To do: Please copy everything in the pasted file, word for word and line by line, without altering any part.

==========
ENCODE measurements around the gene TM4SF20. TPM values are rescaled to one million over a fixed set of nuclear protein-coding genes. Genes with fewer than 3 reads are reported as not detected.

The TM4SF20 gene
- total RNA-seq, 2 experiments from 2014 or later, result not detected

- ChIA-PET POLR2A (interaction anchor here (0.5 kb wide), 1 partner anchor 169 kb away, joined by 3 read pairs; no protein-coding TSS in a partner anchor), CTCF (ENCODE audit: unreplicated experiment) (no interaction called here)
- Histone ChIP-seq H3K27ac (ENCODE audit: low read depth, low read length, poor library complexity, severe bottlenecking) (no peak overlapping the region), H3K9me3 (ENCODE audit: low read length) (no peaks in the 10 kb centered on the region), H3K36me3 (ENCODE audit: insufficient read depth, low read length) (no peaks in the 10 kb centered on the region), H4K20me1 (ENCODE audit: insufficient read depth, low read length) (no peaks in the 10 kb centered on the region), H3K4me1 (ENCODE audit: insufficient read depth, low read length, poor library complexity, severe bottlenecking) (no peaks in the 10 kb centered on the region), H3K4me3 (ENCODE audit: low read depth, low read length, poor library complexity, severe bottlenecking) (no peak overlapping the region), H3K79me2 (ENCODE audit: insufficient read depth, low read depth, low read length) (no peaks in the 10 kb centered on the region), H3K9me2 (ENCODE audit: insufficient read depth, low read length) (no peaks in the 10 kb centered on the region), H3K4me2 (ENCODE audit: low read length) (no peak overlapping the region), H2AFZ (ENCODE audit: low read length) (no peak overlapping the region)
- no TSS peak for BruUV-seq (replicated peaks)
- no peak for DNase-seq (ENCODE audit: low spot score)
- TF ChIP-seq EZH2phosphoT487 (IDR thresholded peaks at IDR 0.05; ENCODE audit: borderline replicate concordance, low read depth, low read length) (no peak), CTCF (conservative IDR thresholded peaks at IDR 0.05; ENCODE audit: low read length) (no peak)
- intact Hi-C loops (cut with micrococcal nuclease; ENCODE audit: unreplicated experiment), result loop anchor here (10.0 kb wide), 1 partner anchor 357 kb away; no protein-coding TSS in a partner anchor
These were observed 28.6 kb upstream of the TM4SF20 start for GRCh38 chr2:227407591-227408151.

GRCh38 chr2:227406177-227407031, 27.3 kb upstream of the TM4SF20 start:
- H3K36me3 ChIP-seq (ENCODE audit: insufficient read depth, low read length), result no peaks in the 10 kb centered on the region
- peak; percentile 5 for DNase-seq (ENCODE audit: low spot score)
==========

ENCODE measurements around the gene TM4SF20. TPM values are rescaled to one million over a fixed set of nuclear protein-coding genes. Genes with fewer than 3 reads are reported as not detected.

The TM4SF20 gene
- total RNA-seq, 2 experiments from 2014 or later, result not detected

- ChIA-PET POLR2A (interaction anchor here (0.5 kb wide), 1 partner anchor 169 kb away, joined by 3 read pairs; no protein-coding TSS in a partner anchor), CTCF (ENCODE audit: unreplicated experiment) (no interaction called here)
- Histone ChIP-seq H3K27ac (ENCODE audit: low read depth, low read length, poor library complexity, severe bottlenecking) (no peak overlapping the region), H3K9me3 (ENCODE audit: low read length) (no peaks in the 10 kb centered on the region), H3K36me3 (ENCODE audit: insufficient read depth, low read length) (no peaks in the 10 kb centered on the region), H4K20me1 (ENCODE audit: insufficient read depth, low read length) (no peaks in the 10 kb centered on the region), H3K4me1 (ENCODE audit: insufficient read depth, low read length, poor library complexity, severe bottlenecking) (no peaks in the 10 kb centered on the region), H3K4me3 (ENCODE audit: low read depth, low read length, poor library complexity, severe bottlenecking) (no peak overlapping the region), H3K79me2 (ENCODE audit: insufficient read depth, low read depth, low read length) (no peaks in the 10 kb centered on the region), H3K9me2 (ENCODE audit: insufficient read depth, low read length) (no peaks in the 10 kb centered on the region), H3K4me2 (ENCODE audit: low read length) (no peak overlapping the region), H2AFZ (ENCODE audit: low read length) (no peak overlapping the region)
- no TSS peak for BruUV-seq (replicated peaks)
- no peak for DNase-seq (ENCODE audit: low spot score)
- TF ChIP-seq EZH2phosphoT487 (IDR thresholded peaks at IDR 0.05; ENCODE audit: borderline replicate concordance, low read depth, low read length) (no peak), CTCF (conservative IDR thresholded peaks at IDR 0.05; ENCODE audit: low read length) (no peak)
- intact Hi-C loops (cut with micrococcal nuclease; ENCODE audit: unreplicated experiment), result loop anchor here (10.0 kb wide), 1 partner anchor 357 kb away; no protein-coding TSS in a partner anchor
These were observed 28.6 kb upstream of the TM4SF20 start for GRCh38 chr2:227407591-227408151.

GRCh38 chr2:227406177-227407031, 27.3 kb upstream of the TM4SF20 start:
- H3K36me3 ChIP-seq (ENCODE audit: insufficient read depth, low read length), result no peaks in the 10 kb centered on the region
- peak; percentile 5 for DNase-seq (ENCODE audit: low spot score)